7th Circuit: Freedom from Religion Foundation lacks standing to challenge “pastoral care” provided by the VA’s Chaplain Service

A unanimous 7th Circuit panel has issued a ruling in Freedom from Religion Foundation v. Nicholson, No. 07-1292 (7th Cir. Aug. 5, 2008):

Before RIPPLE, ROVNER and TINDER, Circuit Judges.

RIPPLE, Circuit Judge. Plaintiffs, including Freedom From Religion Foundation, Inc. and three individual federal taxpayers (collectively, “Freedom From Religion”), commenced this civil rights action under 42 U.S.C. § 1983, alleging that the defendants, five high-level employees of the Department of Veterans Affairs (collectively, the “VA”), were violating the Establishment Clause. The complaint sought both declaratory and injunctive relief. The district court granted the VA’s motion for summary judgment. Freedom From Religion filed a timely appeal.

For the reasons set forth in this opinion, we vacate the judgment of the district court; the case is remanded to the district court with instructions to dismiss for lack of jurisdiction based on lack of taxpayer standing . . .

Freedom From Religion does not challenge the overall existence of the VA’s Chaplain Service; rather, it objects to four specific aspects of the chaplaincy: (1) the clinical focus of the Chaplain Service; (2) the spiritual assessments that the VA gives to its patients; (3) the provision of pastoral care to VA outpatients; and (4) the integration of spirituality/religion into VA treatment programs.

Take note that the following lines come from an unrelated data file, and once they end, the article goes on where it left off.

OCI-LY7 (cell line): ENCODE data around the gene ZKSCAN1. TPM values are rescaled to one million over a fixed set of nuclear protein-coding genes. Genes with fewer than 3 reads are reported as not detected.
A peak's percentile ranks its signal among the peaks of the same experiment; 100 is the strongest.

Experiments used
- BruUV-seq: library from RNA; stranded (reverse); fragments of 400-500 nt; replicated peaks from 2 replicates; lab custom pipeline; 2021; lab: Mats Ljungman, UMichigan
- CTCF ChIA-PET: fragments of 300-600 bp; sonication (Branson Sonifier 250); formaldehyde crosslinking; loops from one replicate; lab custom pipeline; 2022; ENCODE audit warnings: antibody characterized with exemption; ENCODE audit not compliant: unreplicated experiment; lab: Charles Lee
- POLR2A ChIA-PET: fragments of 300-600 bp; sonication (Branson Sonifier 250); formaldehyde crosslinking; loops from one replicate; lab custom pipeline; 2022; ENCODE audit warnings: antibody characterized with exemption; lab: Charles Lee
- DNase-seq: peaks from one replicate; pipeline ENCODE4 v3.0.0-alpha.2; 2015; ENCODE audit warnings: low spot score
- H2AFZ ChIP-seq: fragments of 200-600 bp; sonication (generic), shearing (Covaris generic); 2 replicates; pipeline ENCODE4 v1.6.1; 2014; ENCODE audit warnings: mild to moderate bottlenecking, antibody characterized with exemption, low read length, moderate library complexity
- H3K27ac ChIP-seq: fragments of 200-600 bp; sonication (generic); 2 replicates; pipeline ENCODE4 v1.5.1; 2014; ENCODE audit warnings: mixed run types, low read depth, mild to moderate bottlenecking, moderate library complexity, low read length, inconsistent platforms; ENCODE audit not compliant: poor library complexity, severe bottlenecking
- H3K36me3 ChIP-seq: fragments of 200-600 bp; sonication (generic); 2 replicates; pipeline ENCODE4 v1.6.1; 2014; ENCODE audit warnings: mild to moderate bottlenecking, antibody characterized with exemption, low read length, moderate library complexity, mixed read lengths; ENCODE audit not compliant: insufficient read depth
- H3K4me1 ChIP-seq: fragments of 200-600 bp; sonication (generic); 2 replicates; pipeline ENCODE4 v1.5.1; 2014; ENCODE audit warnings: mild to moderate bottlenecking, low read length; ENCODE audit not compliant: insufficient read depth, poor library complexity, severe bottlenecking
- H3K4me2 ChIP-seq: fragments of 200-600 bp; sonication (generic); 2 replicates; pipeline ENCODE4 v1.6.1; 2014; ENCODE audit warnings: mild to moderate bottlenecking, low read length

According to Freedom From Religion, the historical focus of the Chaplain Service was sacramental in nature and involved caring for the seriously ill and dying patients, leading worship and administering the sacraments. In the past ten years, however, the Chaplain Service has shifted to clinical, direct patient care—termed “pastoral care.” The VA believes that the spiritual dimension of health must be integrated into all aspects of patient care, research and healthcare education. The Service has been reorganized to reflect this change, and current VA policy requires that the chaplaincy maintain a clinical focus. Under this reorganization, VA chaplains must be educated professionally in Clinical Pastoral Education (“CPE”) and endorsed ecclesiastically by a particular faith tradition.